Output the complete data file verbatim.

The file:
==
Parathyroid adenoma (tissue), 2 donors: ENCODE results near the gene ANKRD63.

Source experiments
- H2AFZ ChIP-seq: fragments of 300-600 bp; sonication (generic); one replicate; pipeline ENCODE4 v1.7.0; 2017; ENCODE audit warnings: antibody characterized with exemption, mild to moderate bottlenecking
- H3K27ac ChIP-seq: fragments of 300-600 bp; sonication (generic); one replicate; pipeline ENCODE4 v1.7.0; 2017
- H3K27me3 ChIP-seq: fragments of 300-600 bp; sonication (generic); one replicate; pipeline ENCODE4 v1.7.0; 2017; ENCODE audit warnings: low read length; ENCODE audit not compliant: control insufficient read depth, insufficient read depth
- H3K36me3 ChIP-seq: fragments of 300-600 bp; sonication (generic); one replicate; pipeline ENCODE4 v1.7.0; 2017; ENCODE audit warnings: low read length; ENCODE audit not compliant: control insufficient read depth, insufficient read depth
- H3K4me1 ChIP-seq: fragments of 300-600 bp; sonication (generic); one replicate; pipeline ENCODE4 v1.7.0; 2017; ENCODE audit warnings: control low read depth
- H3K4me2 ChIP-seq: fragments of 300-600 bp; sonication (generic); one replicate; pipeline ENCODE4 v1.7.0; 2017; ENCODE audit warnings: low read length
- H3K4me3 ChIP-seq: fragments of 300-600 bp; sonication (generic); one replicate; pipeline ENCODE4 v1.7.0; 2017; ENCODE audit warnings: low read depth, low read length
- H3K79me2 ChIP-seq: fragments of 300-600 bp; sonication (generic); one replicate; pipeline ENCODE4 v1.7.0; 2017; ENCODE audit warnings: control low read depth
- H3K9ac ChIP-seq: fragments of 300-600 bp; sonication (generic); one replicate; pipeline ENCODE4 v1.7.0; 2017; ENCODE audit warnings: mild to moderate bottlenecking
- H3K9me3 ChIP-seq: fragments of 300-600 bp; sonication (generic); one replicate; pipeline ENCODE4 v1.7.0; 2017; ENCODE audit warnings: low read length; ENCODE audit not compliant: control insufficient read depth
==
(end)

Parathyroid adenoma (tissue), 2 donors: ENCODE results near the gene ANKRD63.

Source experiments
- H2AFZ ChIP-seq: fragments of 300-600 bp; sonication (generic); one replicate; pipeline ENCODE4 v1.7.0; 2017; ENCODE audit warnings: antibody characterized with exemption, mild to moderate bottlenecking
- H3K27ac ChIP-seq: fragments of 300-600 bp; sonication (generic); one replicate; pipeline ENCODE4 v1.7.0; 2017
- H3K27me3 ChIP-seq: fragments of 300-600 bp; sonication (generic); one replicate; pipeline ENCODE4 v1.7.0; 2017; ENCODE audit warnings: low read length; ENCODE audit not compliant: control insufficient read depth, insufficient read depth
- H3K36me3 ChIP-seq: fragments of 300-600 bp; sonication (generic); one replicate; pipeline ENCODE4 v1.7.0; 2017; ENCODE audit warnings: low read length; ENCODE audit not compliant: control insufficient read depth, insufficient read depth
- H3K4me1 ChIP-seq: fragments of 300-600 bp; sonication (generic); one replicate; pipeline ENCODE4 v1.7.0; 2017; ENCODE audit warnings: control low read depth
- H3K4me2 ChIP-seq: fragments of 300-600 bp; sonication (generic); one replicate; pipeline ENCODE4 v1.7.0; 2017; ENCODE audit warnings: low read length
- H3K4me3 ChIP-seq: fragments of 300-600 bp; sonication (generic); one replicate; pipeline ENCODE4 v1.7.0; 2017; ENCODE audit warnings: low read depth, low read length
- H3K79me2 ChIP-seq: fragments of 300-600 bp; sonication (generic); one replicate; pipeline ENCODE4 v1.7.0; 2017; ENCODE audit warnings: control low read depth
- H3K9ac ChIP-seq: fragments of 300-600 bp; sonication (generic); one replicate; pipeline ENCODE4 v1.7.0; 2017; ENCODE audit warnings: mild to moderate bottlenecking
- H3K9me3 ChIP-seq: fragments of 300-600 bp; sonication (generic); one replicate; pipeline ENCODE4 v1.7.0; 2017; ENCODE audit warnings: low read length; ENCODE audit not compliant: control insufficient read depth